Soon after 5pm people began standing in front of the City Municipal with their signs as people streamed into the park. Many stopped to thank the protesters.
A cop from the "Civil Affairs Unit" approached the organizers with a map and proposed that they lead us to Punchbowl Street - along the back away, and away from the crowds! Soon afterwards, as more people began showing up, one cop was heard saying to another: "How many of these can we identify?"
By 5:30 the small group had swelled toalmost 100 people who began marching through the festivities, past the food booths and people waiting for the parade to pass by, and toward the giant Christmas tree and the mayor's stage.
As the march wound through the crowd, some people clapped and some cheered. Some joined the chants. Some raised their hands in the air as we chanted "Hands Up! Don't Shoot!" Others appeared surprised, and a few said "You shouldn't be here."
As the demonstrators approached the tree the crowds got thicker but the group was able to find space close to the tree and the city officialdom onstage. Demonstrators continued chanting: "No Justice, No Peace!" "We can't Breathe!"
The disruption to the mayor's ceremony was also controversial among the crowd. A few families joined us. Some nodded knowingly. Some voiced their disapproval or frowned. A woman holding her child approached us saying that their family agreed with us, but that the demonstration was too loud. When possible, protesters attempted to engage people around the necessity to act and passed them a short leaflet on why the protest was happening.
One particularly vocal woman approached a demonstrator with a water bottle and began pouring it over her head. The protester initially continued as though nothing had happened, but when the attack continued she got into a heated conversation with her attacker as her friends stepped up to stand with her. The woman left.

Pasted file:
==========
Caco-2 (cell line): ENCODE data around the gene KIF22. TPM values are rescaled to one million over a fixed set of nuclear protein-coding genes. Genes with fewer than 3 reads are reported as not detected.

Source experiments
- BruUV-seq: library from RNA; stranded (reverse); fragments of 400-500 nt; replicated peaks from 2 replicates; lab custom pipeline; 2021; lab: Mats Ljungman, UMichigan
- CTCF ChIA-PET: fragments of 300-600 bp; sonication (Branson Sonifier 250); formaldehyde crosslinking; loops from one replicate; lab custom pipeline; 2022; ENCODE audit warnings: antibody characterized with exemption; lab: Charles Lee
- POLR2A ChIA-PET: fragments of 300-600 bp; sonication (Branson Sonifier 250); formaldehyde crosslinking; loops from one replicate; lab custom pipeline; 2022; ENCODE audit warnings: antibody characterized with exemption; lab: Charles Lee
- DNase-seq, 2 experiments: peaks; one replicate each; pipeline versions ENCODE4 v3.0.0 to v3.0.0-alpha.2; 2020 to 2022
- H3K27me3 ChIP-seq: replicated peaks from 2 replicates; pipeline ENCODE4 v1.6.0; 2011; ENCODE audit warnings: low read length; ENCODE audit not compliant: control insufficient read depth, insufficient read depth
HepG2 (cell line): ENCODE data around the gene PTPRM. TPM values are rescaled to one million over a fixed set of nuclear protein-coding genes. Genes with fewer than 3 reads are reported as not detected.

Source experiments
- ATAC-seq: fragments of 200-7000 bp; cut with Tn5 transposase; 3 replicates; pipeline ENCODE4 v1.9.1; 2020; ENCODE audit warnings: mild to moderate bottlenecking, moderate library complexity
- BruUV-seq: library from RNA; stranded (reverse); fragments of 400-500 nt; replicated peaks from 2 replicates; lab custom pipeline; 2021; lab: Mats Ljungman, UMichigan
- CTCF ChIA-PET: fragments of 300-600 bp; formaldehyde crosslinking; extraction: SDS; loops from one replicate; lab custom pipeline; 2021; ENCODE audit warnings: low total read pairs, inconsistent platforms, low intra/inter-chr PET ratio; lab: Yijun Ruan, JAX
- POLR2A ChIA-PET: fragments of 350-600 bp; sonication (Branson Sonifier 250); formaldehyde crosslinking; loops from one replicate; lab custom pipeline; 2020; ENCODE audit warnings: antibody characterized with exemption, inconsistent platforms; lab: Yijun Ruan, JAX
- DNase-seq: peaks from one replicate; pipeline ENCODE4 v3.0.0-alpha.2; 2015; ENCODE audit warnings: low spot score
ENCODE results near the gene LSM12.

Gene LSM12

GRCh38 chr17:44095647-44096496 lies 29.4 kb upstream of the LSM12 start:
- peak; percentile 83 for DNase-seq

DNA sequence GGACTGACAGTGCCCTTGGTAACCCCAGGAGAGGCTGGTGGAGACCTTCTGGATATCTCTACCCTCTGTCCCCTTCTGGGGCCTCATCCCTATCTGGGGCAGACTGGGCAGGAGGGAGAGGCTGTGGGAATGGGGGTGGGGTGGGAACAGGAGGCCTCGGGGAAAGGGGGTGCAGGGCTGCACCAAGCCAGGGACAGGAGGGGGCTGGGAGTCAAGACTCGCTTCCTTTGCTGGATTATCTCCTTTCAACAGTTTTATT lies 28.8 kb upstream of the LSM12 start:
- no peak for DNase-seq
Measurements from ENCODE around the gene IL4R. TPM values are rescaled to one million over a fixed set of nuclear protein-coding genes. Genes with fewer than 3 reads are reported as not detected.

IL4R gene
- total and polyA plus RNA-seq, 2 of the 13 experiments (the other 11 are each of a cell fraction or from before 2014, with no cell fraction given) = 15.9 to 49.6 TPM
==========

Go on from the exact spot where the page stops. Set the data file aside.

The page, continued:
It had been announced that the mayor would throw the switches to light the tree at 6:00 pm, but evidently the ceremony was on Hawai`i time. The chanting went on. Students showed up with more bullhorns and began leading chants - many of the made up at the moment; others that they had heard on social media reports on demonstrations in other cities.
At the moment the Christmas tree lights finally went on, demonstrators dropped to the ground and staged a dramatic "die-in" to remember the victims of murders by the police. In the three minutes of silence that followed, many in the crowd and members of the media snapped photos.
When they reached the large paved area near the building they stopped, formed a circle, and chalked the area with their messages. Adrenaline was high and no one seemed to want the evening to end and continued chanting. As some people left, others who saw the group picked up their signs and joined. A small child began beating on a pan; an even smaller toddler danced to the chanting. People stopped to snap pictures. A group of teenagers from McKinley HS jumped in shouting "Hands Up, Don't Shoot."
Nothing written in this can begin to capture the mixture of emotions at this demonstration. The righteous anger, the courage, the defiance, the determination, as well as the hopefulness and the joy at being part of the approximately 150 people who participated. Approximately 150 people - students, families, and older people of every race and ethnicity had come together to demand an end to police murder and brutality. Tens of thousands of people had heard our voices and many were showing their solidarity. Older women who had been part of the 60's talked about feeling an energy they hadn't felt for decades!
As the demonstration ended with "Ain't No Power Like the Power of the People" people broke down into small groups and made connections. E-mails were exchanged. UH students exchanged e-mails with students from other departments and faculty members were heard exclaiming: "Where did these students come from?" Suggestions for the next demonstration were being shared.
While controversial, this action was one that must provoke continuing discussions among people as they talk about what they experienced, or what they see on TV and the social media. What is it going to take to end police brutality? What kinds of actions are necessary? Are new laws, new commissions, and police re-training going to bring about the kind of change that's needed? Is the system itself really racist? Why is the slogan "Black People Matter" necessary? Is the whole system the problem - or is the hole system illegitimate? What would change look like? This is the kind of discussion that must go on - among friends and family, in clubs, classrooms and churches. But conversation alone isn't going to be enough! The righteous struggle for justice needs to spread and intensify in many forms - and it can't stop until this horror is ended once and for all!
Following are a few more photos.